Release music in a flash disk in 2023? Why not, says Reuben Kigame
A musician releasing their music in a flash disk? Many artistes would baulk at the idea because it would be giving a nod to piracy.
But legendary gospel musician Reuben Kigame is likely to ask: “Why not?”
Kigame recently caused ripples when he announced the release of a collection of his songs in a flash disk.
“I am excited to announce the release of all of my recorded music in digital form in one portable disk, including songs I have not released to the public spanning 1982 to 2022,” his outfit Sifa Voices Kenya posted on Facebook on March 6. “This is currently only available in Kenya on order only.”
The artiste was not immediately available to explain why he made that decision, but his move does not bode well with Japheth Kassanga, one of the most established names in music distribution in Kenya.
“I don’t approve of it. It may not be the best move but I can say it’s the only option available as of now. We have totally succumbed to piracy and the old way of doing things is gone,” he told Nation.Africa.
However, Dr Ezekiel Mutua, the CEO of the Music Copyright Society of Kenya (MCSK), thinks it is a bold and commendable move.
“It is an enterprising and creative way of marketing his works. Indeed, it would be important that the artiste ensures that the digital files are protected from infringement through encryption, watermarking, and digital rights management,” he said.
“Currently, there isn’t any system of distributing music in the world that is 100 percent tamper-proof from infringement or piracy. What is key is enforcing compliance of the law through organisations like MCSK that administer and manage reproduction of works for their members,” he added.
An online search shows that releasing music via a flash disk has been a method of packaging music elsewhere on the globe for years now. Some companies offer methods of branding the disk to make it unique. The weakness with packaging music in a flash disk is that it makes it extremely easy to copy files from one person to another. Essentially, one buyer can share the songs with anyone else who wants them using a computer.
“My issue with selling music through a flash disk is that you can’t control piracy or prove originality. And that’s why I don’t sell anyone’s music in my shops through this format. Anyone will buy, duplicate into a million other flash disks and sell with no proof that it comes from the original singer. There’s nowhere to sign. I wish we had an option,” said Kassanga.
Popular city deejay Caleb Munyao, better known as DJ Lebbz, told Nation.Africa that he supports Kigame’s move.
“Artistes have been doing it low-key but haven’t really gone public. Let’s agree that piracy is here to stay until measures are instituted that curb too much of it. I’ve seen artistes sending music to each other via Bluetooth – which is authorised piracy from the owner – because the first recipient now shares on WhatsApp groups and that’s the end of it,” he said.
“The biggest songs today in Kenya have not brought a coin to the originator through sales. They probably earn from gigs and endorsements because the moment a song goes big, the artiste actually reprimands you (the deejay) for not having it prior to his or her performance.”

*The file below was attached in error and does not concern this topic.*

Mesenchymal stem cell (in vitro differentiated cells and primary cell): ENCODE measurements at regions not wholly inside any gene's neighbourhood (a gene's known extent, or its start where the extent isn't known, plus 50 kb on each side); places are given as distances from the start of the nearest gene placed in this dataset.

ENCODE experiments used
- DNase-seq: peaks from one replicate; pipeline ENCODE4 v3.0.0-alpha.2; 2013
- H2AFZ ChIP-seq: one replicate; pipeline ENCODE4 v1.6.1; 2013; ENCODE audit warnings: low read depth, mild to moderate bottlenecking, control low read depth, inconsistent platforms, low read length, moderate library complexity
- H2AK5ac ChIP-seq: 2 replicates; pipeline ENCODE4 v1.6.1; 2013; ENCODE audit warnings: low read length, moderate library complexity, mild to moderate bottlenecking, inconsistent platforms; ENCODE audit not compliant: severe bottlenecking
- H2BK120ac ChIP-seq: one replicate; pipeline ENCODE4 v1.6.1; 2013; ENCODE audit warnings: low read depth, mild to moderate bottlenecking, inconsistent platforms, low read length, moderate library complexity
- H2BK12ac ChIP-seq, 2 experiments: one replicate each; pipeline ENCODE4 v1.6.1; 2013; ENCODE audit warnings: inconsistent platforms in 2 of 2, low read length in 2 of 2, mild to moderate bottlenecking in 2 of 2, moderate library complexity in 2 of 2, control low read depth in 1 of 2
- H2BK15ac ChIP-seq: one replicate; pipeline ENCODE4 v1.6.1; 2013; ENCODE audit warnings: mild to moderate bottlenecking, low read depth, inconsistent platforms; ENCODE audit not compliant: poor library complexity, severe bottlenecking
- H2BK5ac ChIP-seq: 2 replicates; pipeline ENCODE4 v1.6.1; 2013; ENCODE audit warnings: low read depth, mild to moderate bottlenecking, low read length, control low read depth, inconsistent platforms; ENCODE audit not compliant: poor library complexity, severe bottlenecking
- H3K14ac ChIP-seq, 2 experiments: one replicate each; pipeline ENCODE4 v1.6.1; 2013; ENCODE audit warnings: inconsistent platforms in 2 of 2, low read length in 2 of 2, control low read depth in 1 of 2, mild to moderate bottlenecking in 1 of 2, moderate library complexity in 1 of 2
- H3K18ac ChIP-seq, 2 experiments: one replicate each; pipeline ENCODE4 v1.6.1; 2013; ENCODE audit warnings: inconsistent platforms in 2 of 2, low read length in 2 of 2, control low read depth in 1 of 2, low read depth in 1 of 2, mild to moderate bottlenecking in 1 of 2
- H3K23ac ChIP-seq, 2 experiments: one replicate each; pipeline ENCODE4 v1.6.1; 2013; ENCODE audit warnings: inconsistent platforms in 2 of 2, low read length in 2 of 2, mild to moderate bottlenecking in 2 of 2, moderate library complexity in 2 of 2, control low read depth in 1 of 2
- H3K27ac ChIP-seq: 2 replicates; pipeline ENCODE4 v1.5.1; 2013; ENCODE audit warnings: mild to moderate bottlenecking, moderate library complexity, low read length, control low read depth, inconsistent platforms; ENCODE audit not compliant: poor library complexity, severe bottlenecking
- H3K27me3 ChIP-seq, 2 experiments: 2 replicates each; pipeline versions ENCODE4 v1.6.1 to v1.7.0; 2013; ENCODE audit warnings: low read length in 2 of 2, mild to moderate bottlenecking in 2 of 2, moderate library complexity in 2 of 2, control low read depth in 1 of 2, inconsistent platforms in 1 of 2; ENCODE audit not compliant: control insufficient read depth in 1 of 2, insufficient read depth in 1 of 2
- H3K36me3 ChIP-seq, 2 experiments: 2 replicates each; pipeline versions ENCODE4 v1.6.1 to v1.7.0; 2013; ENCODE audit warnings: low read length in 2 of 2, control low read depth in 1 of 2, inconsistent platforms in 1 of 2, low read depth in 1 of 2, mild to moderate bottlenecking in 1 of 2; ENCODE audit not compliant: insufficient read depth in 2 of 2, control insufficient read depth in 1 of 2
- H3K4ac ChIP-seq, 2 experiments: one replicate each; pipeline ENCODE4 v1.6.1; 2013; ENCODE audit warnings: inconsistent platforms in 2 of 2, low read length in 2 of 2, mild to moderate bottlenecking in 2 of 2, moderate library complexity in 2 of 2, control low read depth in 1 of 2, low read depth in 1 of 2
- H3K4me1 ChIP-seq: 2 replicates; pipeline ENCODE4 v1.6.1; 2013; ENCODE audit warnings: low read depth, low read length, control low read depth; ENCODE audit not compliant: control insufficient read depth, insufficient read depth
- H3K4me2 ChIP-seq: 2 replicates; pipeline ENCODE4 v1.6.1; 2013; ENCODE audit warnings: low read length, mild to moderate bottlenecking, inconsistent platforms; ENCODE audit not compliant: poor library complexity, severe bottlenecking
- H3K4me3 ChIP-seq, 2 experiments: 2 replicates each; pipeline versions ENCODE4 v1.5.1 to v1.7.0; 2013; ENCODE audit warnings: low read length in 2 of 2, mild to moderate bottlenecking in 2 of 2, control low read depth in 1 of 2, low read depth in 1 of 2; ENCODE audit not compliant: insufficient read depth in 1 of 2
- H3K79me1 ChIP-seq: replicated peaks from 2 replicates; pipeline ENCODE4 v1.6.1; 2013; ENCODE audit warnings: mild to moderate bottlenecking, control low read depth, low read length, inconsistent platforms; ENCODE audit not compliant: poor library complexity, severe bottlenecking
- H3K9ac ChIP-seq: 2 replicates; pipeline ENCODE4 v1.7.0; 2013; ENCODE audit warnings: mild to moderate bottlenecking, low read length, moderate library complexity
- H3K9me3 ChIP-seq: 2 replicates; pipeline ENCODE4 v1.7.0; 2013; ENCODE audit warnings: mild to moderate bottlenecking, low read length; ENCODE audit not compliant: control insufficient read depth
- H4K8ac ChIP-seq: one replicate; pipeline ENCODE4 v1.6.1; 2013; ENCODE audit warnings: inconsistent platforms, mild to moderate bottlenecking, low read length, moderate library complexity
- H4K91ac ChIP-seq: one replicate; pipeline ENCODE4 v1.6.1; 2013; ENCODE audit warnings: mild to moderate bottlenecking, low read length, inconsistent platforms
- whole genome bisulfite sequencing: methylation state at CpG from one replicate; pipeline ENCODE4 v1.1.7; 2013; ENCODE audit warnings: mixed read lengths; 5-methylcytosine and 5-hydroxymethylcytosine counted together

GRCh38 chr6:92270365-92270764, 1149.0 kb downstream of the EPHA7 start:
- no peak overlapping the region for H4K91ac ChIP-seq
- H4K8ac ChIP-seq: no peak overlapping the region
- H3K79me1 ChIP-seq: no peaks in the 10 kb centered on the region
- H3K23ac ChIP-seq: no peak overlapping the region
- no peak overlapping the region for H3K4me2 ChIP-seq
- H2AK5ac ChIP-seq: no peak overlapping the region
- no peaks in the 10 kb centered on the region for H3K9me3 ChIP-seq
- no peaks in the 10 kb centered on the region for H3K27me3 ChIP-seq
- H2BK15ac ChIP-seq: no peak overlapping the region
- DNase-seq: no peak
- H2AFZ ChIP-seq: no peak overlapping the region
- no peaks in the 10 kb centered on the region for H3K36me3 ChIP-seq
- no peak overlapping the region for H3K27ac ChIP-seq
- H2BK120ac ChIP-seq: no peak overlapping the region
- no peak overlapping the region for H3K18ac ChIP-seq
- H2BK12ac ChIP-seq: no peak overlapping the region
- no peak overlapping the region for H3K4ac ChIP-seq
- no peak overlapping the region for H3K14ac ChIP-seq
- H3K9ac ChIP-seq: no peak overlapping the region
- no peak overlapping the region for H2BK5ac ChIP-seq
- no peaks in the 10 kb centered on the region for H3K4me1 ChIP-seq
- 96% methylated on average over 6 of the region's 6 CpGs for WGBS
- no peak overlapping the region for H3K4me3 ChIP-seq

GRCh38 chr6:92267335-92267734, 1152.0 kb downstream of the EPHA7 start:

Even as venturing into flash disk distribution is seen as a way of surrendering to piracy, it may be a risk some artistes are willing to take.
Kigame famously remarked in 2021 that he did not wish to have any government official or any representative of royalty collection organisations to speak at his funeral owing to the measly returns he was getting from his music.
“My songs are played on just about every public event including by police and military bands. Yet at the end of the month I can only look forward to about Sh18,000 in royalties,” he posted.
Kassanga says that piracy has won, forcing him to leave the business of selling music.
“I no longer sell music in my shop. I concentrate on selling music instruments and church items like Bibles, sacrament elements and so on,” said the entrepreneur behind the Kassangas Music Shop.
“Now that we have bowed to piracy and technology is going ahead of the law, we should start thinking of other options like streaming. I was in South Africa a week ago and they say this is the way to go. They are designing a system called ICRC which is a code that traces any streams of music back to the artiste’s collective management organisation or label and even bars any unauthorised copying. This way, the artistes earn fully from their music downloads and streams.”
After the magical vinyl disks, the revolutionary cassette tapes and the clear-sounding compact disks, the industry now appears to be warming up to flash disks.
It is because the USB port, a much preferred interface for playing music, has taken dominance. Besides computers, it is on most recent cars, music players, TV sets, and most electronics that can play music.
Artistes are now taking aim at the port, which was introduced in computers in 1996, seeking to take the war to the doorstep of pirates who get music from elsewhere and package it into flash disks.